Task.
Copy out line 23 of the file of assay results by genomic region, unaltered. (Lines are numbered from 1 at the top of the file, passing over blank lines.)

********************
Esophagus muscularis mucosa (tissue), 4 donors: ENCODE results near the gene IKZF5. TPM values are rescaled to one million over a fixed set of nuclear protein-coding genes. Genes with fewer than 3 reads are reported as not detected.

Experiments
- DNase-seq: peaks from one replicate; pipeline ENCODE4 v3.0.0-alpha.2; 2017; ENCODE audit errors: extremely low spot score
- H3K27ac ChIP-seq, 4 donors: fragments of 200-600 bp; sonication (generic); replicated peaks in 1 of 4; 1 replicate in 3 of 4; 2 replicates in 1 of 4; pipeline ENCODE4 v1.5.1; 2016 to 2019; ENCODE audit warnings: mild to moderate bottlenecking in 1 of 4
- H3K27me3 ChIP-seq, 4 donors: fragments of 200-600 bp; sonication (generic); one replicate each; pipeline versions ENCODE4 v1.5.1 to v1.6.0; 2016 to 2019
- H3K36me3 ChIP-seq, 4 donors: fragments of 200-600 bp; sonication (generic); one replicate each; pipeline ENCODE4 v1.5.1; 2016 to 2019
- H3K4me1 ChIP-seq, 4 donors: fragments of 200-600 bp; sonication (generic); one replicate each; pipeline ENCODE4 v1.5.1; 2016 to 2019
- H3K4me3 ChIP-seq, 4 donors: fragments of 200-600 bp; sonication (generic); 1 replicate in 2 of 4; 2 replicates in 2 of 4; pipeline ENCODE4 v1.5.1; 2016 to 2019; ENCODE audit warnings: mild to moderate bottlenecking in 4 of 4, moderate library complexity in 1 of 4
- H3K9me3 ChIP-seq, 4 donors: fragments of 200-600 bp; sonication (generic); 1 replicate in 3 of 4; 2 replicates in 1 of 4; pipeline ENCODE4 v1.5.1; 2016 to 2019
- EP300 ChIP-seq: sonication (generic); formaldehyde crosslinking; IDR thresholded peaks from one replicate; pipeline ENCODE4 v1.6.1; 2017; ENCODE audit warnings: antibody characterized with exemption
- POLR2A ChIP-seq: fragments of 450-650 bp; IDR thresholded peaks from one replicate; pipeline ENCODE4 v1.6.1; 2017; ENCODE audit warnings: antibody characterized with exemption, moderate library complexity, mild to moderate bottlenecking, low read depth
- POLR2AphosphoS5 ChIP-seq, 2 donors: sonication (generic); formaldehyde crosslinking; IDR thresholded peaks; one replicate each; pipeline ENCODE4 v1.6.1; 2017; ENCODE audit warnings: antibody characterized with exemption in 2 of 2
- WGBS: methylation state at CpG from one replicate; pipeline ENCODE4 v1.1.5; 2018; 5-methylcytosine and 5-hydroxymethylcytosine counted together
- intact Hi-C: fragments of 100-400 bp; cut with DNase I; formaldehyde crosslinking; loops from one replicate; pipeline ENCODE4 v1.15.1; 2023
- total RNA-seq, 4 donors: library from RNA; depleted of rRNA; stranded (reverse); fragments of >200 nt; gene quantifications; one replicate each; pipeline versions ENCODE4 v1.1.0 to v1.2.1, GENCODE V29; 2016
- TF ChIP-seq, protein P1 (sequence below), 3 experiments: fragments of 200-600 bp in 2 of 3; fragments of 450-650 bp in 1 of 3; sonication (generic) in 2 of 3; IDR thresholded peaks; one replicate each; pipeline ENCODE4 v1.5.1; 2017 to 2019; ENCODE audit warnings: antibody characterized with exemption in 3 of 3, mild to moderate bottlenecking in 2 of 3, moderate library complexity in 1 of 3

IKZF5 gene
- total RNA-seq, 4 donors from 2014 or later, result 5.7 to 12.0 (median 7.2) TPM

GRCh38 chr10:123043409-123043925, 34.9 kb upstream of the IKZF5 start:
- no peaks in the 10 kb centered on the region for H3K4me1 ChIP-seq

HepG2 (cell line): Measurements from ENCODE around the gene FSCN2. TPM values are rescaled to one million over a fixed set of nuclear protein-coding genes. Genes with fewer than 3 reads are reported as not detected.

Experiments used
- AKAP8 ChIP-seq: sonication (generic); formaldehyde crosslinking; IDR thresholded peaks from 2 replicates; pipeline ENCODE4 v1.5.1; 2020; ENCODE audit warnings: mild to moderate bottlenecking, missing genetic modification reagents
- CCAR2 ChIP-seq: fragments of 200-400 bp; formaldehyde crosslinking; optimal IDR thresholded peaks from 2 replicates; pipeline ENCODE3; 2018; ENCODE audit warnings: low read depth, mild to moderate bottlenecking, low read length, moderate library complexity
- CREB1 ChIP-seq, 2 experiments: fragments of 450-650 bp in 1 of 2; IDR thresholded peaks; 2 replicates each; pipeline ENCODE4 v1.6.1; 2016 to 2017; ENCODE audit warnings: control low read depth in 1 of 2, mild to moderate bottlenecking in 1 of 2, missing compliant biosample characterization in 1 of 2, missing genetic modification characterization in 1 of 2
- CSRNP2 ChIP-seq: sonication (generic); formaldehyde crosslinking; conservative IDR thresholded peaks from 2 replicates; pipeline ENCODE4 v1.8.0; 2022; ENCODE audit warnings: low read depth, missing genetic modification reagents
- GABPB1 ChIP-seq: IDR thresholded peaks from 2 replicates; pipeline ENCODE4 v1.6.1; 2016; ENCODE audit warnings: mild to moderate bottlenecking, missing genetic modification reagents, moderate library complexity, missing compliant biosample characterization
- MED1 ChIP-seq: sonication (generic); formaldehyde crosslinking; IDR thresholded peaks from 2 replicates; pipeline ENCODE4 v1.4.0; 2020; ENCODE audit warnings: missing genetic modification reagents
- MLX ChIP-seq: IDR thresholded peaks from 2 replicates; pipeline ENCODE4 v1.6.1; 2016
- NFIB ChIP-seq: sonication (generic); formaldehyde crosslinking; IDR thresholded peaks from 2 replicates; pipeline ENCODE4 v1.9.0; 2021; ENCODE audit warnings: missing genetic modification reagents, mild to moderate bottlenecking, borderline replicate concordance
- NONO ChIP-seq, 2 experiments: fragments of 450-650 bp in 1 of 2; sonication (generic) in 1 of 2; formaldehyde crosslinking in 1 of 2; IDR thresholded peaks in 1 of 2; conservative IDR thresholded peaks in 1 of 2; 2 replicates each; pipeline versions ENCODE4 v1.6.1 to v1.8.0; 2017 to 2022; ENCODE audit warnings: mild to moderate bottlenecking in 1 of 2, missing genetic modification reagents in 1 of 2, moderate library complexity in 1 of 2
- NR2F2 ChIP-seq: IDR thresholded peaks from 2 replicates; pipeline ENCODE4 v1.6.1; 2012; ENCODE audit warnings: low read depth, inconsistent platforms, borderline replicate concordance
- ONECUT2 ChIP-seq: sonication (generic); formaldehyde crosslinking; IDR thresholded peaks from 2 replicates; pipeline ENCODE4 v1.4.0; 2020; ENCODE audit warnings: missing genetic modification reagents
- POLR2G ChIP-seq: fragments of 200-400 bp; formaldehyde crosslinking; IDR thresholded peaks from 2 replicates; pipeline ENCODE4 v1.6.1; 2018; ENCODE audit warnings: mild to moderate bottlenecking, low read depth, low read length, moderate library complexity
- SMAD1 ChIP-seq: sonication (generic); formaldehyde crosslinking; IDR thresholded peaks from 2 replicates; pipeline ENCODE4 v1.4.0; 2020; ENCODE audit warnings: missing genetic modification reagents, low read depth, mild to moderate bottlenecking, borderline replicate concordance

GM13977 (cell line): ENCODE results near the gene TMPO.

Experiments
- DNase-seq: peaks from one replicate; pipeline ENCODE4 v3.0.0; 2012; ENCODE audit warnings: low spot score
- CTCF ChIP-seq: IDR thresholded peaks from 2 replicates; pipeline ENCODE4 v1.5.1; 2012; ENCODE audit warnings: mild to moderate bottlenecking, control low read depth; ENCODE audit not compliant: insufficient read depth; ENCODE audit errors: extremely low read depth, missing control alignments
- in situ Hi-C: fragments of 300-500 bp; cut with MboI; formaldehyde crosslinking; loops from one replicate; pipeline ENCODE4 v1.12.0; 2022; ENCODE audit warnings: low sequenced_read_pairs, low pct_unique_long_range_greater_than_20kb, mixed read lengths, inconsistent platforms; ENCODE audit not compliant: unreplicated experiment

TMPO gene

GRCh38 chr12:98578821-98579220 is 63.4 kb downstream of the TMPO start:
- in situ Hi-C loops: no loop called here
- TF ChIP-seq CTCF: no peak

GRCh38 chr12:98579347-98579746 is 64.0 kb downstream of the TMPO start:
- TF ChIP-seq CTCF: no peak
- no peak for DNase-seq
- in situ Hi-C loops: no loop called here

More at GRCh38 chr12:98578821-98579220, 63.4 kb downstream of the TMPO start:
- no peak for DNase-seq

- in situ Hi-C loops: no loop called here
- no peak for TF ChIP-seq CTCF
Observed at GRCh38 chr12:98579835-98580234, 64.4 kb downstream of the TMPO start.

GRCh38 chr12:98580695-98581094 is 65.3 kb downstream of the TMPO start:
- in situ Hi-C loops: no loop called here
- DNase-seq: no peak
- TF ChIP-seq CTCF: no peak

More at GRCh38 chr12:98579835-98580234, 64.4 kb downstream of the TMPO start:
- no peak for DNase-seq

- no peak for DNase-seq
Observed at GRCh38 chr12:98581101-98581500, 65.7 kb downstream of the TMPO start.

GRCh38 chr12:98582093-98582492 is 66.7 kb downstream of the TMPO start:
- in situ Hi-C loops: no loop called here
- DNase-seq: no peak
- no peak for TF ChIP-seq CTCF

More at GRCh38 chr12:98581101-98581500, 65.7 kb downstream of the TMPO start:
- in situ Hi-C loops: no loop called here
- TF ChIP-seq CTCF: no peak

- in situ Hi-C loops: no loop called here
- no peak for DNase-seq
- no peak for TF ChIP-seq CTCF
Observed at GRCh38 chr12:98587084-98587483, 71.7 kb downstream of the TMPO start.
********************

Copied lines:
- AKAP8 ChIP-seq: sonication (generic); formaldehyde crosslinking; IDR thresholded peaks from 2 replicates; pipeline ENCODE4 v1.5.1; 2020; ENCODE audit warnings: mild to moderate bottlenecking, missing genetic modification reagents